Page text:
It should be remembered that Paine could not have read the proof of his “Age of Reason” (Part I.) which went through the press while he was in prison. To this must be ascribed the permanence of some sentences as abbreviated in the haste he has described. A notable instance is the dropping out of his estimate of Jesus the words rendered by Lanthenas “trop peu imite, trop oublie, trop meconnu.” The addition of these words to Paine’s tribute makes it the more notable that almost the only recognition of the human character and life of Jesus by any theological writer of that generation came from one long branded as an infidel.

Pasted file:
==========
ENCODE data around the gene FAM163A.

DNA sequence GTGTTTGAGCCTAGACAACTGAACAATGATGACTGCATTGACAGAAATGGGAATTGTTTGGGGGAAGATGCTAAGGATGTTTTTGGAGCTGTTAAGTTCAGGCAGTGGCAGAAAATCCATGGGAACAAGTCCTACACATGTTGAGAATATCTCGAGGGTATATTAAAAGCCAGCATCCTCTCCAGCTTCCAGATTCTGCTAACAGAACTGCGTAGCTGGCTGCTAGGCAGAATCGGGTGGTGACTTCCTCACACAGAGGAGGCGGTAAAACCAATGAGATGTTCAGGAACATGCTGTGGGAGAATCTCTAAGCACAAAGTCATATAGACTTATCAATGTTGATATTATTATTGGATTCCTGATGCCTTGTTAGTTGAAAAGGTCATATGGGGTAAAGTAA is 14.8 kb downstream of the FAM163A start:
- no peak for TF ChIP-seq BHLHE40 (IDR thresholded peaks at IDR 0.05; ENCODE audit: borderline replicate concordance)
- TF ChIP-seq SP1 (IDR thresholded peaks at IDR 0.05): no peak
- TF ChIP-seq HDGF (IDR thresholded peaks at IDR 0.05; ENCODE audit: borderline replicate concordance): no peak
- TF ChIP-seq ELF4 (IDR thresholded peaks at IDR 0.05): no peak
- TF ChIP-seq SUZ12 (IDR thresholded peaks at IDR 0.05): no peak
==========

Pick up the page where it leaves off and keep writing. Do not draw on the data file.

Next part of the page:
To the inability of the prisoner to give his work any revision must be attributed the preservation in it of the singular error already alluded to, as one that Lanthenas, but for his extreme fidelity, would have corrected. This is Paine’s repeated mention of six planets, and enumeration of them, twelve years after the discovery of Uranus. Paine was a devoted student of astronomy, and it cannot for a moment be supposed that he had not participated in the universal welcome of Herschel’s discovery. The omission of any allusion to it convinces me that the astronomical episode was printed from a manuscript written before 1781, when Uranus was discovered. Unfamiliar with French in 1793, Paine might not have discovered the erratum in Lanthenas’ translation, and, having no time for copying, he would naturally use as much as possible of the same manuscript in preparing his work for English readers. But he had no opportunity of revision, and there remains an erratum which, if my conjecture be correct, casts a significant light on the paragraphs in which he alludes to the preparation of the work. He states that soon after his publication of “Common Sense” (1776), he “saw the exceeding probability that a revolution in the system of government would be followed by a revolution in the system of religion,” and that “man would return to the pure, unmixed, and unadulterated belief of one God and no more.” He tells Samuel Adams that it had long been his intention to publish his thoughts upon religion, and he had made a similar remark to John Adams in 1776. Like the Quakers among whom he was reared Paine could then readily use the phrase “word of God” for anything in the Bible which approved itself to his “inner light,” and as he had drawn from the first Book of Samuel a divine condemnation of monarchy, John Adams, a Unitarian, asked him if he believed in the inspiration of the Old Testament. Paine replied that he did not, and at a later period meant to publish his views on the subject. There is little doubt that he wrote from time to time on religious points, during the American war, without publishing his thoughts, just as he worked on the problem of steam navigation, in which he had invented a practicable method (ten years before John Fitch made his discovery) without publishing it. At any rate it appears to me certain that the part of “The Age of Reason” connected with Paine’s favorite science, astronomy, was written before 1781, when Uranus was discovered.